Kermit the Frog might have found his rainbow connection — twice — had he been in Winnipeg Sunday evening.
Much of the late afternoon and early evening saw heavy cloud and light rain, but the sun broke through before setting and created two high arching rainbows.
Michael Pratt, a graphic designer who practices photography on the side, was watching a movie in his downtown apartment when he noticed the evening sky.
“I poked my head out onto the balcony … and there was the rainbow right there,” said Pratt, who quickly grabbed a nearby camera.
“It was just lucky, I guess; timing is everything with this kind of thing because it was kind of like a blink-and-you-miss-it type of situation.”
Pratt had never been able to capture a rainbow so completely before, he said.
A rainbow forms when sunlight enters raindrops. First, the white light is refracted, breaking from white light into the individual colours of the visible spectrum, then reflected inside the drop back to our eyes.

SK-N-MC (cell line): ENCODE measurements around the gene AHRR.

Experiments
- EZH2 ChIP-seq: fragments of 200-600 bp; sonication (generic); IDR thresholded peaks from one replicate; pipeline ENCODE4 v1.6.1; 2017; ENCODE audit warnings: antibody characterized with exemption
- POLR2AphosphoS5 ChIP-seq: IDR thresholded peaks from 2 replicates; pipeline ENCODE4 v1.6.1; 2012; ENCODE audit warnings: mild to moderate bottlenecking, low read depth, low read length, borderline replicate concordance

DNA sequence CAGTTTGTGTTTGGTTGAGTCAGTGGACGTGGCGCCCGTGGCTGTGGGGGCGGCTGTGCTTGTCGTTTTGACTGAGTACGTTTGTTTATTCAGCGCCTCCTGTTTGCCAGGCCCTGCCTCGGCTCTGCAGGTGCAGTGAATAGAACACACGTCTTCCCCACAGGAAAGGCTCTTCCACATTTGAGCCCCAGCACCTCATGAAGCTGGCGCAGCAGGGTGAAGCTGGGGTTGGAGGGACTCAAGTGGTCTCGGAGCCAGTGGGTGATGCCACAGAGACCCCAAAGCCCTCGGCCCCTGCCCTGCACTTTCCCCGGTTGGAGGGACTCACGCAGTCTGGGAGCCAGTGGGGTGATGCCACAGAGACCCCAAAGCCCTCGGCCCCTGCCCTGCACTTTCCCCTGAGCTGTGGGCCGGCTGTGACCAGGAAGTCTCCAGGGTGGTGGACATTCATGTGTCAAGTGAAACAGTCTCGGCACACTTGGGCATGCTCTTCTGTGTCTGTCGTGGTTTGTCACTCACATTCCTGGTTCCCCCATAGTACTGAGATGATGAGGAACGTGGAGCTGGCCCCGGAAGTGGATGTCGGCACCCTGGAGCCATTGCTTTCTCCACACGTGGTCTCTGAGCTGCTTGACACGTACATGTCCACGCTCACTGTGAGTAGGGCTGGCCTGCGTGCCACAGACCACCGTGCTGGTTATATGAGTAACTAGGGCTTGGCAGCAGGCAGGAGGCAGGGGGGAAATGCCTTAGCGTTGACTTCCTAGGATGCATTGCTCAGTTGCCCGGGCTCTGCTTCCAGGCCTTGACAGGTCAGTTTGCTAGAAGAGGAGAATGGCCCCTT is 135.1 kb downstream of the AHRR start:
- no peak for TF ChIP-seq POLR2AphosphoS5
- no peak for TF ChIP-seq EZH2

When the coloured light is reflected a second time, a second rainbow appears — which is what happened Sunday night.
The second rainbow will mirror the colours in the opposite order of the first, with violet on top and red on the bottom.
As usual, Winnipeg’s second rainbow was slightly fainter than the first, but Paul Quaye was able to capture both after going outside to light his barbecue.
“The sky is just red … and I look up, and there it is — double rainbow,” said Quaye, who rushed inside to get his mobile phone and take the shot.
Quaye has been able to get “some half-decent” photos of single rainbows, but never a double, he said.
“The [primary] rainbow was so bright … the secondary one you can barely see,” he said.
“The light caught [the rainbows] the right way and there was some clouds in the sky to catch more colour.”
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